Between the Lines: Egg on Their Faces

This spring Tim Purington, city councilor for Holyoke’s Ward 4, raised the idea of allowing city residents to keep a small number of chickens in their yards, with an OK from the Board of Health.

The idea would have put Holyoke smack in the middle of a trend; with more and more people embracing the idea of eating locally, backyard chickens have become a popular choice, in large cities as well as more rural areas. Locally, the Pioneer Valley Backyard Chicken Association has seen a dramatic increase in new members eager to teach their kids a bit about where their food comes from—and to enjoy fresh-from-the-hen eggs.

Purington drafted a proposed pilot program with strict guidelines about noise and cleanliness, distance from neighboring properties, and disease testing. Participants would pay a $50 registration fee to the city and would be limited to a maximum of six hens; no roosters allowed. Volunteers trained by the Board of Health would inspect coops for compliance with health and safety regulations. No more than 50 licenses would be issued during the year-long pilot program.

You’d have thought Purington had dropped an atomic bomb on the city.

Holyoke’s attention-hungry chief of police, Anthony Scott, was among the first to jump on Purington’s idea, dismissing the notion with snide comments and warnings that it would lead to underground cock fights. Next, the health director weighed in, predicting that the chickens would bring dire, if unspecified, health risks. City councilors—apparently unaware how many other communities allow chickens without the sky falling on them—whined that the idea made Holyoke a “laughingstock” and tried to kill Purington’s proposal without debate, claiming it would keep them from doing all their really important work.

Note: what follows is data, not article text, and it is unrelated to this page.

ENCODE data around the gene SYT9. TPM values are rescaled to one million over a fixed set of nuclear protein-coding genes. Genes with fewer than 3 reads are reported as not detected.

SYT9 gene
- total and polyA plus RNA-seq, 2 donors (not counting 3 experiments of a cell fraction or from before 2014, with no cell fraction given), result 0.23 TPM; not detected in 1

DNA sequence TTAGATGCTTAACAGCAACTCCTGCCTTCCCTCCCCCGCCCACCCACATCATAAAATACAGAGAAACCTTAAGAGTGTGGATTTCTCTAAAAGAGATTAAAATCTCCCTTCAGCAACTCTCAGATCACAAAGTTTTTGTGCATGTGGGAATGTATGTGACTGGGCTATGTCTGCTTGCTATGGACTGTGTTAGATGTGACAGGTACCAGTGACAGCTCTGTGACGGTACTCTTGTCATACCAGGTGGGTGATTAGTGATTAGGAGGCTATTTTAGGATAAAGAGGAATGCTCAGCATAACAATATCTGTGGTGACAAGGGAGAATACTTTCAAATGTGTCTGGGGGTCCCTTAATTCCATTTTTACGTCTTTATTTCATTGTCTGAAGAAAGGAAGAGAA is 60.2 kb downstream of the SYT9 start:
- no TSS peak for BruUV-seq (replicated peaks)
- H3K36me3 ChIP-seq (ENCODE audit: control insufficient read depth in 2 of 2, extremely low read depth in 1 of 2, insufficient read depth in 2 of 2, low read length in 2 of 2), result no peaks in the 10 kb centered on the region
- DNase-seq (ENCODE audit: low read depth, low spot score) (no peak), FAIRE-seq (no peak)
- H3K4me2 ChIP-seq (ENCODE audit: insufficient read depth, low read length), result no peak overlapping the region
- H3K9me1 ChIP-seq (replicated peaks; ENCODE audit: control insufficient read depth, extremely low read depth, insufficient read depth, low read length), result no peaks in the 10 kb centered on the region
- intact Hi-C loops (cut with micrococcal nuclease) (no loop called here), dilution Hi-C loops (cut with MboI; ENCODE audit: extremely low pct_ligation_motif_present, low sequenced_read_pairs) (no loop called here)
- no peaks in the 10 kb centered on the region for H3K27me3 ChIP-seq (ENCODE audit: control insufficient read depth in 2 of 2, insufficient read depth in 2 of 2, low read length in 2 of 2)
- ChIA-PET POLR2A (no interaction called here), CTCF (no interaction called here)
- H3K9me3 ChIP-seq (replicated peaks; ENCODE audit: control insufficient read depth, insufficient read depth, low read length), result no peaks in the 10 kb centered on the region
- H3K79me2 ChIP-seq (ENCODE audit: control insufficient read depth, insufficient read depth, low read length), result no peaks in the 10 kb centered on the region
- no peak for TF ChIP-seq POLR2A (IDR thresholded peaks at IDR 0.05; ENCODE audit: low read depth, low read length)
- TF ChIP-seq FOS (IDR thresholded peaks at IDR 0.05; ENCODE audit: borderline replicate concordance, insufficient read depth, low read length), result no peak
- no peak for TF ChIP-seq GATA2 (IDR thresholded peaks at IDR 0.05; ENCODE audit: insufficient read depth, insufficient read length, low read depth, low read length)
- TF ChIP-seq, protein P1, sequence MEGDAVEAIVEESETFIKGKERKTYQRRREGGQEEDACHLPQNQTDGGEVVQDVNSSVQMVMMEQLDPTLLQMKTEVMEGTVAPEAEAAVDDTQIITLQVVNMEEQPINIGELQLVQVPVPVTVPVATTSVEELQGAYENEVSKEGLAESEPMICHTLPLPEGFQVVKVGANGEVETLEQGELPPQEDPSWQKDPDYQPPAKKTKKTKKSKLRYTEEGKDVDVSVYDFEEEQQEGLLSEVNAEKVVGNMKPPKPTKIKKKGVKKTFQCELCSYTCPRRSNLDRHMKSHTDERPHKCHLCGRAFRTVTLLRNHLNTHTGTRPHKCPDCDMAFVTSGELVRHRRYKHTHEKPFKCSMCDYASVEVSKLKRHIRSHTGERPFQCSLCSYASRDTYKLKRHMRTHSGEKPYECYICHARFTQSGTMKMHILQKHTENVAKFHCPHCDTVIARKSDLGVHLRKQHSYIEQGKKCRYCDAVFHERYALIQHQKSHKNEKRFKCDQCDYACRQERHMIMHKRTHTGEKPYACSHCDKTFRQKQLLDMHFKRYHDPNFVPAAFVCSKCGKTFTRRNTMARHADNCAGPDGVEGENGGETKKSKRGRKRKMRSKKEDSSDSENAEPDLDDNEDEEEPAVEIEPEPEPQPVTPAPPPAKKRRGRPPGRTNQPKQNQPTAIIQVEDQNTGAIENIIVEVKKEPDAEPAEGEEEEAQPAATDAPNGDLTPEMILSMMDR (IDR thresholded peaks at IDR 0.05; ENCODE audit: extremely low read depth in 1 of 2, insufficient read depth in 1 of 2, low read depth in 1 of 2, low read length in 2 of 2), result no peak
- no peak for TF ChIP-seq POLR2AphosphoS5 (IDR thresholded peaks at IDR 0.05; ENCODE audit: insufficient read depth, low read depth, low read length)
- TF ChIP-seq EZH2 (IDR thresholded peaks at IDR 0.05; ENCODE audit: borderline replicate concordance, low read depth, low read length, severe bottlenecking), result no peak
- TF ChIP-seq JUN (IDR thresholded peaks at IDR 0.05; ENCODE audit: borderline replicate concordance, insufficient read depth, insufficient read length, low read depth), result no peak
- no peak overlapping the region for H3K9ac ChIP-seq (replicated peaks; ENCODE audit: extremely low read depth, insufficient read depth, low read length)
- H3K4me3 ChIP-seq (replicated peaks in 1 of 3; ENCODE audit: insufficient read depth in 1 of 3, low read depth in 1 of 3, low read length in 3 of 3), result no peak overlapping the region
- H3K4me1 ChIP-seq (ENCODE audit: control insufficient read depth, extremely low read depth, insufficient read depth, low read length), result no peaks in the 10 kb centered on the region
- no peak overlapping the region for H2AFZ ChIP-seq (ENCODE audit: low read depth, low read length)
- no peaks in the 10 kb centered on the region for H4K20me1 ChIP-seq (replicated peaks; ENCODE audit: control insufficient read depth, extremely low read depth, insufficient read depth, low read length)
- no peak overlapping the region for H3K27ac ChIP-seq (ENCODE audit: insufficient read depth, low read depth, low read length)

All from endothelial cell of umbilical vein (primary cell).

And those were the responses people were willing to put their names to. On the discussion forums at—an always illuminating, if often uncomfortable, place to track a certain level of public debate—posters used the cloak of anonymity to let fly some darker thoughts. A number referred to comments made by Councilor Diosdado Lopez, who noted that backyard chickens are a Puerto Rican cultural tradition—an observation that inspired a string of ugly comments about Puerto Ricans and the “third-world” feel they and their chickens would bring to the city.

Never mind that Purington’s proposal had numerous, reasonable health and quality of life provisions in place. Never mind that, if the experience of other communities holds true, Holyoke’s backyard chicken farmers would just as likely come from the middle-class families who, pushed out of the pricey housing markets in places like Northampton, have settled in the Highlands—and who, a smart politician might realize, are valuable votes to court—as from its poorer neighborhoods. In the end, the City Council’s Ordinance Committee killed the idea by a 5-0 vote.

The fearmongers and bigots had spoken—and the City Council, apparently, was all ears.

Purington, to his credit, is not ready to throw in the towel. He and at-large Councilor Rebecca Lisi plan to draft a new proposal that would allow chickens to be kept at the city’s community gardens—an idea that will likely also meet with resistance.

There are, without a doubt, legitimate reasons why a homeowner might get a little nervous about the notion of their neighbor setting up a chicken operation just over the fence from their kids’ swing set. Will the chickens be noisy? Will they get into my yard and leave droppings everywhere? Will the coop stink in the hot summer? What if the owner gets lazy and doesn’t take care of the birds?

But as countless communities around the Valley and across the country have demonstrated, those concerns can be addressed with adequate legal restrictions, such as those in Purington’s proposed pilot program, and a little public education.

Unfortunately, in Holyoke, the discussion never got that far, thanks to closed-minded city leaders who are too willing to listen to the loudest and ugliest voices, and unable to recognize the many positive things that could come if they embraced the ever-evolving demographics of their city.

Author: Maureen Turner

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